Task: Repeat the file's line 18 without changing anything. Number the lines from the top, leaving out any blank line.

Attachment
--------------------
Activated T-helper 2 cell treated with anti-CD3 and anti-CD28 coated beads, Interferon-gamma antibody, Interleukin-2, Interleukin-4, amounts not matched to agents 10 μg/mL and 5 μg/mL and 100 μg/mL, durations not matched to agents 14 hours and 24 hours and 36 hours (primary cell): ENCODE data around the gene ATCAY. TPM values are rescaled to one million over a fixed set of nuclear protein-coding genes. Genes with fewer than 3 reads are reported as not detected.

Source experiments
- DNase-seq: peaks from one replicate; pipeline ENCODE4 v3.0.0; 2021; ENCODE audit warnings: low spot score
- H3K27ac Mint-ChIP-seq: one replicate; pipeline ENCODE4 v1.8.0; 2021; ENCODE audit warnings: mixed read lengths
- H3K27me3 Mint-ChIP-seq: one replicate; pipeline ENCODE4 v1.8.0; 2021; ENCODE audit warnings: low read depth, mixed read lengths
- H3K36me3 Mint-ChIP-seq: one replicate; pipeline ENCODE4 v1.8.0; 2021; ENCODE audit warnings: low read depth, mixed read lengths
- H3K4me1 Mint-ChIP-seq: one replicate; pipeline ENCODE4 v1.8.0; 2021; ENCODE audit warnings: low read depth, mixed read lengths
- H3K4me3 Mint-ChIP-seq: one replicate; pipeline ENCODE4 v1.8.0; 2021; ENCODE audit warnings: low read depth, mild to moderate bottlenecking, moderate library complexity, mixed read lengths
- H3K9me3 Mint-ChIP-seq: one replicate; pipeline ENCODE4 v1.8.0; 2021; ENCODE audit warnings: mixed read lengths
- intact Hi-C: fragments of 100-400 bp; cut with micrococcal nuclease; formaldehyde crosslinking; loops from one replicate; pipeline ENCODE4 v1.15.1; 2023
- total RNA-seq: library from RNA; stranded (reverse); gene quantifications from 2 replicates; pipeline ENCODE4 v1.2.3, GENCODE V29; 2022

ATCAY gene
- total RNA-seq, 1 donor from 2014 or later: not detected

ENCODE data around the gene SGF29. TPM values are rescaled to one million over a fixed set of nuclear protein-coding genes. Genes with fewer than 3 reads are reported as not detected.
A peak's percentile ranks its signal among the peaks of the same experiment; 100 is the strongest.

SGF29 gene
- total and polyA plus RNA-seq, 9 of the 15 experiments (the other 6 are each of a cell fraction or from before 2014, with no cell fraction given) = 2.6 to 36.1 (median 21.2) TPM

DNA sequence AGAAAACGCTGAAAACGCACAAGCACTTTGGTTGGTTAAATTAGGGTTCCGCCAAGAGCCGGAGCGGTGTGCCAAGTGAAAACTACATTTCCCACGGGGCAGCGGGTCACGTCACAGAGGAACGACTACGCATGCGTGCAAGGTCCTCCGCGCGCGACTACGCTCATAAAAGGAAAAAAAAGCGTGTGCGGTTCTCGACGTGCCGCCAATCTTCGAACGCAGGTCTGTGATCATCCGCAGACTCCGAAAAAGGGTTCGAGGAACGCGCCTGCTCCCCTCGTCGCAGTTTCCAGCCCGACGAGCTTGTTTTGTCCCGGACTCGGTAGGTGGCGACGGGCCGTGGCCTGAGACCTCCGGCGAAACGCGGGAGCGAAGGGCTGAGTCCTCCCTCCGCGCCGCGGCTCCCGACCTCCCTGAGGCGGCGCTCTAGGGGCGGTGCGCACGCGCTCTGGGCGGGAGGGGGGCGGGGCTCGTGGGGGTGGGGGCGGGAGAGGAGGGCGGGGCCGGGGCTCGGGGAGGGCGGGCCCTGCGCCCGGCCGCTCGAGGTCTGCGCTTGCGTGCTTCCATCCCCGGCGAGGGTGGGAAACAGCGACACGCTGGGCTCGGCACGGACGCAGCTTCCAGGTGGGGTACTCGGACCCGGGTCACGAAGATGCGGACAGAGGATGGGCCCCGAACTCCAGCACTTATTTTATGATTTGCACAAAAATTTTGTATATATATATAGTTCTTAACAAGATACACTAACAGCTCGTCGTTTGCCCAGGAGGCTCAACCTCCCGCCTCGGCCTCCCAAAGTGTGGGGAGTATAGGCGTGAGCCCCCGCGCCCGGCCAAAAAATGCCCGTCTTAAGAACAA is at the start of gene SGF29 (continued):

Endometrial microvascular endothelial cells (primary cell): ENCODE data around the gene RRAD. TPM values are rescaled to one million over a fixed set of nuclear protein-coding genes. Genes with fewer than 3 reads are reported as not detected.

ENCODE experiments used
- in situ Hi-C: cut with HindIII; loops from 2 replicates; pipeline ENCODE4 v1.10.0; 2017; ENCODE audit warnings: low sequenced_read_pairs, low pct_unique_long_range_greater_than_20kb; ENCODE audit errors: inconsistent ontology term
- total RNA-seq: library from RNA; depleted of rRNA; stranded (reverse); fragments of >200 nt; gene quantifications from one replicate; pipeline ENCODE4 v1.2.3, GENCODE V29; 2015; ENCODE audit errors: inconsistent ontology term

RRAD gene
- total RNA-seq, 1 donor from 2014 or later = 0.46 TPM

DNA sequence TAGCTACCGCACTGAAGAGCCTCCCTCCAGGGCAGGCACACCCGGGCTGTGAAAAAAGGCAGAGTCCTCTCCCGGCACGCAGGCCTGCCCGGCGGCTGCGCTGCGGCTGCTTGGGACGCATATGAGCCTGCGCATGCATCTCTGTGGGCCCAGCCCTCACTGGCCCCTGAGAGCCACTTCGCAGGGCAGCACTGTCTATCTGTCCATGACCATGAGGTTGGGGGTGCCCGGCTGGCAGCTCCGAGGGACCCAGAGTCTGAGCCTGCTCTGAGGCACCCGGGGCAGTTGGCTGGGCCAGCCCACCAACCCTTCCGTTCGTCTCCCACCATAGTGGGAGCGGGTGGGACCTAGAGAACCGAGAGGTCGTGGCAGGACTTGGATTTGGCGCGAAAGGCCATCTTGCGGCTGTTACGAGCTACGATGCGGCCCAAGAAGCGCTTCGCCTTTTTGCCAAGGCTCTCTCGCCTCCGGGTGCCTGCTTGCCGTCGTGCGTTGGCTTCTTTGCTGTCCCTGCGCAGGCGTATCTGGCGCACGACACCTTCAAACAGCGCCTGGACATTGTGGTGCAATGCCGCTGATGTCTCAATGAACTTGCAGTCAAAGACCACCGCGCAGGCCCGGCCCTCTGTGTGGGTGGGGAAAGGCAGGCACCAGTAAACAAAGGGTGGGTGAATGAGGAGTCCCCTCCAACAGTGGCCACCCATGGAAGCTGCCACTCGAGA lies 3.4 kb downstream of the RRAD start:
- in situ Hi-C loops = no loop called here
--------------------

DNA sequence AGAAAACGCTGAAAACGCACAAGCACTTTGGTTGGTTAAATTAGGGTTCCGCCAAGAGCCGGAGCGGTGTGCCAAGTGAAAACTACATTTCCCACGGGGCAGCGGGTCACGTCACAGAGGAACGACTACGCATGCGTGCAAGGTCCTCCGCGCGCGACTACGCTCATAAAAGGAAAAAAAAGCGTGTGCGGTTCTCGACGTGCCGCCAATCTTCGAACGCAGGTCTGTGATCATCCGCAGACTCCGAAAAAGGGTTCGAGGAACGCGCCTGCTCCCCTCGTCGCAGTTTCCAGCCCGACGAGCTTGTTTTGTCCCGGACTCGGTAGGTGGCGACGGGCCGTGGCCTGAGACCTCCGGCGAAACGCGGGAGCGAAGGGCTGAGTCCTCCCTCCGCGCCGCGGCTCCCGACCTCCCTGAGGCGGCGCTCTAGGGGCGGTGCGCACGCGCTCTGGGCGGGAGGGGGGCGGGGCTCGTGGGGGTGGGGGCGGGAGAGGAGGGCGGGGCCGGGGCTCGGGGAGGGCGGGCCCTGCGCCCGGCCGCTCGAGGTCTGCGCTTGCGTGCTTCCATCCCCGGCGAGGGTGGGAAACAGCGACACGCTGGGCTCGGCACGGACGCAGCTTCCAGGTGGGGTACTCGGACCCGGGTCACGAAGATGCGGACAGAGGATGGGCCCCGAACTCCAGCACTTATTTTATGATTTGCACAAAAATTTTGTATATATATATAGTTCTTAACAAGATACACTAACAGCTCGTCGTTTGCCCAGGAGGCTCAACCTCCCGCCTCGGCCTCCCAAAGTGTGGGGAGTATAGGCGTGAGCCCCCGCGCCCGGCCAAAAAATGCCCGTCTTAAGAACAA is at the start of gene SGF29 (continued):